By Jared Chausow
By Katie Toth
By Elizabeth Flock
By Albert Samaha
By Anna Merlan
By Jon Campbell
By Jon Campbell
By Albert Samaha
Sharpton has embarked on a "hotter than July" offensive on Mrs. Clinton's behalf to help her grab the Senate seat being vacated by Daniel Patrick Moynihan. Actually, it's more like a contingency plan to rescue the campaign in the event it appears to be on a collision course with black activist politics.
He boasts that he can deliver crucial black votes that will deny Rudy Giuliani victory.
He has sketched out a series of 30-second campaign commercials highlighting an alliance between himself and Mrs. Clinton, all designed to intensify black voter interest in the race.
lHe has even stoked a behind-the-scenes feud with two key figures in the Clinton camp, former deputy White House chief of staff Harold Ickes and exdeputy mayor Bill Lynch. (Repeated efforts to reach Ickes and Lynch for comment proved futile.)
Suddenly, Al Sharpton is popping up on right-wing TV, in the tabloids, and in conservative magazines, creating an uproar in political circles. His essential message to the Clinton campaign strategists is this: If anyone in Mrs. Clinton's cabal believes blacks do not need New York's most influential civil rights leader to help them decide how to vote, take the low road and risk losing core black voters who won't be motivated to go to the polls.
Sharpton spent much of last week huddling with top black Democrats, get-out-the-vote strategists, black ultra-nationalists, and civil rights leaders in Harlem about his unauthorized offensive.
Despite Sharpton's nagging fears about the outcome of the election, says one aide, Mrs. Clinton will not be allowed to enter by the back door at the eleventh hour and then arrogantly make demands on Sharpton. What happened to former governor Mario Cuomo, he says, should serve as a warning. In 1994, Cuomo, locked in a bruising gubernatorial battle with the relatively unknown George Pataki, allegedly asked Jesse Jackson to persuade Sharpton to endorse him. The governor and the reverend had been estranged over the Tawana Brawley rape scandal.
"He refused to call me himself," recalls Sharpton, who has had two impressive runs for the Senate and forced a runoff in the last mayoral race. "I told Jesse, 'I'm not supporting anybody who won't call me, far less don't come before my community.' Word came back that he would accept a call from me. My answer was, 'If you want my support, you call me. I'm gonna call you to offer my support?' He never called, I never supported him."
Last year, Chuck Schumer's at first moribund senatorial campaign received a jolt of credibility among black voters after the candidate raced Uptown to enlist in Sharpton's battle for racial justice. After beating Al D'Amatoa former Sharpton crony turned nemesisSchumer returned to the reverend's National Action Network headquarters, conceding he couldn't have won without the activist's help.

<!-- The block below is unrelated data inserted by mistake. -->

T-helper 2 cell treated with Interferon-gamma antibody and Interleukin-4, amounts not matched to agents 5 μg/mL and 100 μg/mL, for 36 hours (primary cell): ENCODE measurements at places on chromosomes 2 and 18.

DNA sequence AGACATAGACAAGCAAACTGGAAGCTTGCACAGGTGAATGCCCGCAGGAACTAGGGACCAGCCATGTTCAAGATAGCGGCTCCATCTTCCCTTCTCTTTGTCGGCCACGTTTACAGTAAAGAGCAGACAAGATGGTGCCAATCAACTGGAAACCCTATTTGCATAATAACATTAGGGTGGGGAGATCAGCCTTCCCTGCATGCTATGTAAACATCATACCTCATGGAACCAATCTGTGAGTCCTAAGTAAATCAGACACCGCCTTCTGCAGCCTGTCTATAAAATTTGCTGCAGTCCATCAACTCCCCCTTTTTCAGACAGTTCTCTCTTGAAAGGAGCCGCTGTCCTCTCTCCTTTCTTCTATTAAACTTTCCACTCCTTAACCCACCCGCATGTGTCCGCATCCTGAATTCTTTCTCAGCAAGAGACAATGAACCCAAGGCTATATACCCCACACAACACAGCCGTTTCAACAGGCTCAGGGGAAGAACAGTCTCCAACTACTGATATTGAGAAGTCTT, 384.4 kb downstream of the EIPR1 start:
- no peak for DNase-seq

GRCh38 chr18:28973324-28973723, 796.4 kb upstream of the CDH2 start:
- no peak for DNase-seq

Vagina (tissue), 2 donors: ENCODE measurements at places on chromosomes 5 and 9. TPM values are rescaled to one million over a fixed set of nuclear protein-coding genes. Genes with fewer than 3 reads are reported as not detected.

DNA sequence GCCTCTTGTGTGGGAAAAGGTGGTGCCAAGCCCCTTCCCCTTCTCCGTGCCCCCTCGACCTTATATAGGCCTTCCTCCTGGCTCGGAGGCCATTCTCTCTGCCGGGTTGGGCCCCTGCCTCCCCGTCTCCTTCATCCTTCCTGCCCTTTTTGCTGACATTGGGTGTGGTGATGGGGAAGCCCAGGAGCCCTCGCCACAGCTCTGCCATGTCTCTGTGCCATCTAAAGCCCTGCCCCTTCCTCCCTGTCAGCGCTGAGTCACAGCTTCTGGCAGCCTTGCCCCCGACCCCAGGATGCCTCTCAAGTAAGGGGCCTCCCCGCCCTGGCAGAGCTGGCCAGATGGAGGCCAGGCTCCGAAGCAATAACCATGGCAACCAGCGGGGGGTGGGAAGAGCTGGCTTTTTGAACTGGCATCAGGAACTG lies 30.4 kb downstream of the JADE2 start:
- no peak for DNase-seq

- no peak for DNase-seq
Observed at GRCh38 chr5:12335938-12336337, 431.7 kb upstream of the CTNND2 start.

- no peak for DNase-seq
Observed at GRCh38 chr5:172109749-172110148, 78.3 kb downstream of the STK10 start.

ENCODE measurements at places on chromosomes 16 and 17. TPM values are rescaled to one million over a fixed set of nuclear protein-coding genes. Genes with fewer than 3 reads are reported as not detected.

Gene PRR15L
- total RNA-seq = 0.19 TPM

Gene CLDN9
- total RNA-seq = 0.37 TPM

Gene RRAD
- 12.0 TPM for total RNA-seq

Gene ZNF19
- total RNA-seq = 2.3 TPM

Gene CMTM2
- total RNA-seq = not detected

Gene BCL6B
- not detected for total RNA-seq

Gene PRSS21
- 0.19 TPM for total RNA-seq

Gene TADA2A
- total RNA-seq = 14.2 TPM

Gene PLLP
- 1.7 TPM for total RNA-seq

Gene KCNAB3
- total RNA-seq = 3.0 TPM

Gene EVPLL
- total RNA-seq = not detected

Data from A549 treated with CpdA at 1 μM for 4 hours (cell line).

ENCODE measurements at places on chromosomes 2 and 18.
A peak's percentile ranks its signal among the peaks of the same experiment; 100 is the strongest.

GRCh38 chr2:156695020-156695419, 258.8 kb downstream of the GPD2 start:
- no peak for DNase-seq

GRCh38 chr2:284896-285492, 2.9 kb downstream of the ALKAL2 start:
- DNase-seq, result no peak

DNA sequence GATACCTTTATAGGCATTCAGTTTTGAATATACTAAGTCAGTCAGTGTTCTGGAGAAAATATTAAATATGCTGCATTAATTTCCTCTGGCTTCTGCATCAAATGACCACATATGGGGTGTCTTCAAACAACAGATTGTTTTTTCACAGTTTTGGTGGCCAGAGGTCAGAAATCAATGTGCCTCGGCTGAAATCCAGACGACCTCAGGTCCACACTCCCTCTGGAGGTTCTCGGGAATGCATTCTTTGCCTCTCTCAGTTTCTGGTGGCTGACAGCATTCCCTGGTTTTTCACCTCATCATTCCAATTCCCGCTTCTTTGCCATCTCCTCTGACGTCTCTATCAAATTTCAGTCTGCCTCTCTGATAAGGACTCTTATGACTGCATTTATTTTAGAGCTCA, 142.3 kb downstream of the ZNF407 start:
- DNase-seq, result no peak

With key federal and state prosecutorial agencies conducting investigations of recent cases in which white police officers killed or brutalized minorities, Mayor Giuliani is in the political fight of his life. But Mrs. Clinton, Sharpton warns, should not underestimated the desperate, ill-favored Republican whom Ed Koch once described as a "nasty man" with "behaviorial problems."
"I remind Mrs. Clinton that this is not a professional boxing match, this is a street fight," says Sharpton, pointing to recent independent polls, which have showed Mrs. Clinton either slightly trailing or locked in a tight race with Giuliani, her likely GOP challenger. "There's no referee, there's no bell, there's no gloves. Rudy Giuliani fights with a broken glass in one hand, the cover of a trash can in the other, and a knife in his back pocket. So you've got to come in with street fighters to fight this ultimate bully. If you come in with some professional fighters, you're in the wrong match."
By "professional fighters," Sharpton is referring bitterly to political heavyweights Harold Ickes and Bill Lynch, with whom he has been wrangling for the past four months over what The New Republic recently called "Hillary's Sharpton Problem."
Ickes, Mrs. Clinton's top adviser for her possible Senate run, is a New York political veteran who played major roles in Bill Clinton's 1992 and 1996 presidential campaigns before serving as deputy White House chief of staff. Previously, he was a key adviser to former mayor David Dinkins.
Aides to Sharpton told the Voice that the activist preacher flew into a rage in April after The New York Observer reported that Giuliani allies were spreading "rumors that Ickes is the secret puppetmaster" behind Sharpton's two-month-long civil disobedience campaign in the aftermath of the police killing of Amadou Diallo. Sharpton, says one aide who spoke on condition of anonymity, suspected that the rumors, if not planted by Ickes, were fueled by the adviser to assure Democrats wary of Sharpton that Ickes could assert control over him.
"Reverend Sharpton rarely talks to Harold Ickes, and certainly the reverend's history demonstrates that he does not need anybody to tell him how to conduct civil disobedience protests," the aide says.